Financial Times Features Three CyrusOne Leaders on Sustainability and Labor
Perhaps there’s no greater affirmation or confirmation of expertise than being looked to as an industry leader and go-to source for respected media publications.
Recently, Financial Times tapped three CyrusOne business leaders and subject matter experts to talk about a variety of part of its Partnered Content series. The London-based publication is one of the world’s leading business news organizations, recognized internationally for its authority, integrity and accuracy.
Its journalists wrote three articles on our behalf to promote and raise awareness of CyrusOne’s sustainability efforts among key audiences, including C-suites and IT decision-makers. Each article addresses a different topic, while intentionally reinforcing how the data center industry puts sustainability front and center and how sustainability is mission-critical priority for CyrusOne.
In “Securing a Greener Future for the Internet,” CyrusOne Executive Vice President and Managing Director of Europe Matt Pullen detailed the ways the data center industry have prioritized sustainability to cut their carbon footprints even as demand for connectivity continues to grow exponentially.
“As the world continues to move through and eventually recover from the pandemic, staying committed to building sustainable data centers and keeping the future in mind will require determination and innovation, especially as there will likely be many obstacles to navigate in the here and now,” he told FT.
He also emphasized CyrusOne’s determination and focus on sustainability issues today and in the future.
“Whether through implementation of renewable resources, sustainable design, or operational excellence, we are doing everything we can to drive efficiency and consistency,” he said. “The industry is constantly innovating and developing new technologies to improve sustainability. Invention, research and creating opportunities is a constant focus, and we will keep investing in energy efficiency. We are not done yet.
In “Building a sustainable future for data centres,” CyrusOne European Engineering Director Stuart Gray discussed CyrusOne’s efforts to build facilities that can meet sustainability needs today and tomorrow.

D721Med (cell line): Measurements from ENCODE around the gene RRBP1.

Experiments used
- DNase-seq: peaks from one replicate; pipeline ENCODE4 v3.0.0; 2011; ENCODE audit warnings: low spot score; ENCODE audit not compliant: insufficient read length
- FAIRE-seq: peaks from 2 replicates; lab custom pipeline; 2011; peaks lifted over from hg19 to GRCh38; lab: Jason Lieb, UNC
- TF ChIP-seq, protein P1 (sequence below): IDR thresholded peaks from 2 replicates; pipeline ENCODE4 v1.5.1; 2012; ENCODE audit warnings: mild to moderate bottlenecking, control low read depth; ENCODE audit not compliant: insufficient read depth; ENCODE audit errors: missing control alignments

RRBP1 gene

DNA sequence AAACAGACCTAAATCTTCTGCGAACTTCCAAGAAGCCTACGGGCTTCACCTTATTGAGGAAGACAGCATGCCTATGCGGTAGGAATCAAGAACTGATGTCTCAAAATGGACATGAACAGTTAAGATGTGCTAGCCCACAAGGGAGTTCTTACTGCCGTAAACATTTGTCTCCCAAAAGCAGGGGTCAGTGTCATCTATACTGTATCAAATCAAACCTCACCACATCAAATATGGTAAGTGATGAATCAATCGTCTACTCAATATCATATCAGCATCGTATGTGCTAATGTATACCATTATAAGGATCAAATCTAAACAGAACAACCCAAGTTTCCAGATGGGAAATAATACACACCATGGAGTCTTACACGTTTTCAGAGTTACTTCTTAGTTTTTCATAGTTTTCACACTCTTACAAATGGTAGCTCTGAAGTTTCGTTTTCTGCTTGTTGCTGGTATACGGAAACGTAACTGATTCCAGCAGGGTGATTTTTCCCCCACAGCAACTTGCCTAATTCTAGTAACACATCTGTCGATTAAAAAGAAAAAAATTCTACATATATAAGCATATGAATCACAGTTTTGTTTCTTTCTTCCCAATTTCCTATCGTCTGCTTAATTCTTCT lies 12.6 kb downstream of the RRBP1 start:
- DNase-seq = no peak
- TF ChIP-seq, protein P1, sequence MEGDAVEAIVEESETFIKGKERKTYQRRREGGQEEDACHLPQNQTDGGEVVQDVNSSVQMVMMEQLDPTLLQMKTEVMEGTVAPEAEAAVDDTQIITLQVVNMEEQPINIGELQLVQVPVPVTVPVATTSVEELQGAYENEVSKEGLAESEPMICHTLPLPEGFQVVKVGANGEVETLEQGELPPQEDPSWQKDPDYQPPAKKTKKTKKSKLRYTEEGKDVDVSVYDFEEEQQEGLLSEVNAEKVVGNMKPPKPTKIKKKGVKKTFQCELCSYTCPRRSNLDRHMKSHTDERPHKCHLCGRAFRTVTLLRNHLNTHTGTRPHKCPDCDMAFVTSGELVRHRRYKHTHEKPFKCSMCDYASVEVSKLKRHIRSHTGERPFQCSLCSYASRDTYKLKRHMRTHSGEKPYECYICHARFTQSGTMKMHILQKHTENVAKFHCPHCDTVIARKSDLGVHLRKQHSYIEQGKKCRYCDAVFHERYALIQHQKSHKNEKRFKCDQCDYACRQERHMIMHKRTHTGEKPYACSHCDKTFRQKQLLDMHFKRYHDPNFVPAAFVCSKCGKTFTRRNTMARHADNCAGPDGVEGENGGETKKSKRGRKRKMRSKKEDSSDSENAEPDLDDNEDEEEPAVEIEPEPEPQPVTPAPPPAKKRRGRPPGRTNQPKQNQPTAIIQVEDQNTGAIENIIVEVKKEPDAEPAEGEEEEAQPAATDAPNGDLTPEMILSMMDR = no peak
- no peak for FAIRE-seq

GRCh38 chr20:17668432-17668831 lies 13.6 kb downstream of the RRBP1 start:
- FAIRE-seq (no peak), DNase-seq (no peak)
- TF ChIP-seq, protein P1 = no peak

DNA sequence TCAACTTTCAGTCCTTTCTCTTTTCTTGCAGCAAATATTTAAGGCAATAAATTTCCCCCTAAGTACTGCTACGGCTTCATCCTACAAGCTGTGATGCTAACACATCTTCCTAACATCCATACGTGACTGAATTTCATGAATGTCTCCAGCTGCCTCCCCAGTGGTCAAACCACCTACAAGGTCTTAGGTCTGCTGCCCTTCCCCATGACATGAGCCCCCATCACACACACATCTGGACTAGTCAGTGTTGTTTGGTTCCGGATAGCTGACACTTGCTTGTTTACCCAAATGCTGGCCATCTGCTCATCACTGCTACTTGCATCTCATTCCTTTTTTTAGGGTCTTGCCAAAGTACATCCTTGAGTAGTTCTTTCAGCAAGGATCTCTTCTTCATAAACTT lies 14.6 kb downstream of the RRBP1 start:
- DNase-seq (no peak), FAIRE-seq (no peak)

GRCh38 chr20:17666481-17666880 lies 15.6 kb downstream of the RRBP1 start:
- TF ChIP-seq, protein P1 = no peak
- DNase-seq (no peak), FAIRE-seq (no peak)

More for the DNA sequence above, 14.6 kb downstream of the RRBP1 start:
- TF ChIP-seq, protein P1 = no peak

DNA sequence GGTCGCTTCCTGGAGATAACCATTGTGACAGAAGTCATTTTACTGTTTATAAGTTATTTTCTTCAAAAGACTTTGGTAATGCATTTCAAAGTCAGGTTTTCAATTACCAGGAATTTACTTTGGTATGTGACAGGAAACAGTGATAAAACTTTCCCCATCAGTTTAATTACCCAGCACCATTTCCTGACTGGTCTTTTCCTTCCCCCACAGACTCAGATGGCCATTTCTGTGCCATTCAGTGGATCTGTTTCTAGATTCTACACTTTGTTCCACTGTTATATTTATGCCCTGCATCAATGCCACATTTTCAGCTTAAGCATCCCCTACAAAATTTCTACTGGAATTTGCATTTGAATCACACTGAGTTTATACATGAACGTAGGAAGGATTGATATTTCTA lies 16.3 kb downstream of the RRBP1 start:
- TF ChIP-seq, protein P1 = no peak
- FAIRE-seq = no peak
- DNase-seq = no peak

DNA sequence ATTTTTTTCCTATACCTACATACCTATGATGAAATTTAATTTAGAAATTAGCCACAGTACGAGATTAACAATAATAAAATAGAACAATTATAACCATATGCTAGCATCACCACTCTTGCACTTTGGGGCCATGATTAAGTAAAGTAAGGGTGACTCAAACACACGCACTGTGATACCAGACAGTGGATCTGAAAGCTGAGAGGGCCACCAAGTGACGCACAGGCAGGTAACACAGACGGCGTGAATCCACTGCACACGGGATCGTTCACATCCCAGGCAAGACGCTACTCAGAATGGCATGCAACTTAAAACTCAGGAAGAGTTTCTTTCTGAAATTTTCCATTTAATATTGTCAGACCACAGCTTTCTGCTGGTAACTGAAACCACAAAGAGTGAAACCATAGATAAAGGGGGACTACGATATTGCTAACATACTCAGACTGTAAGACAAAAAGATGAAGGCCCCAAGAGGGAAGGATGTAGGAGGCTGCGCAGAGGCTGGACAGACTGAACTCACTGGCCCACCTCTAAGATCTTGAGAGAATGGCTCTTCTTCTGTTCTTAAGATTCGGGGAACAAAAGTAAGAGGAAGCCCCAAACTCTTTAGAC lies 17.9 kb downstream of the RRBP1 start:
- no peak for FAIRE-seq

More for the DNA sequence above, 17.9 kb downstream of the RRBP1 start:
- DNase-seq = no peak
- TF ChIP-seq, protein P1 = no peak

“Our design philosophy hasn’t changed for many years, as we’ve always built using the most up-to-date energy-efficient equipment,” he said in the article. “We use 100 percent renewable energy across our whole European portfolio and we’ve been recording water usage in our facilities to the best of our current abilities for a number of years.”
He also reinforced CyrusOne and the data center industry as a whole understand their responsibility and impact in the sustainability arena and have adopted the latest in tech and renewable energy as an example for other industries to emulate.
“We’re not just ticking boxes,” he says. “I would say most of the larger organizations in the industry are doing this and doing it in the right way.”
And finally, in FT article “Nurturing data industry talent fit for a carbon-neutral world,” CyrusOne Senior Director of European Operations Steve Hayward tackled the issues surrounding the data center sector’s labor gap and the impact it could have on the digital future.
“As a sector, we simply can’t support ourselves,” he warned. “Two years ago, if you had a vacancy, you’d have a good handful of very comparable CVs and you’d be able to make reasoned choices, but we see a lot fewer applicants now because the talent isn’t available. It’s scary to think of where we’ll be in two or three years’ time because we’ve outgrown the talent pool, and if we don’t get over it we’re going to have some real problems.”
The article also reported on Hayward’s help in a partnership between CyrusOne, the University Technical College Heathrow (UTC Heathrow) and techUK to create the first Data Center UTC in the UK as part of the recently launched Digital Futures Program. The group aim to increase the number of students with diverse STEM skills to meet the data center industry’s technical needs for domestic talent in the U.K., raise awareness and position the sector as a career destination of choice.
Getting youth interested is key to the future of the industry, Hayward told FT.
“The next big idea will come from the new, younger generation,” he said. “Likely, it will be a young, sharp mind who has a different way of looking at things – most notably a unique perspective on sustainability efforts.”
Congratulations to the three for being featured in FT and representing us well.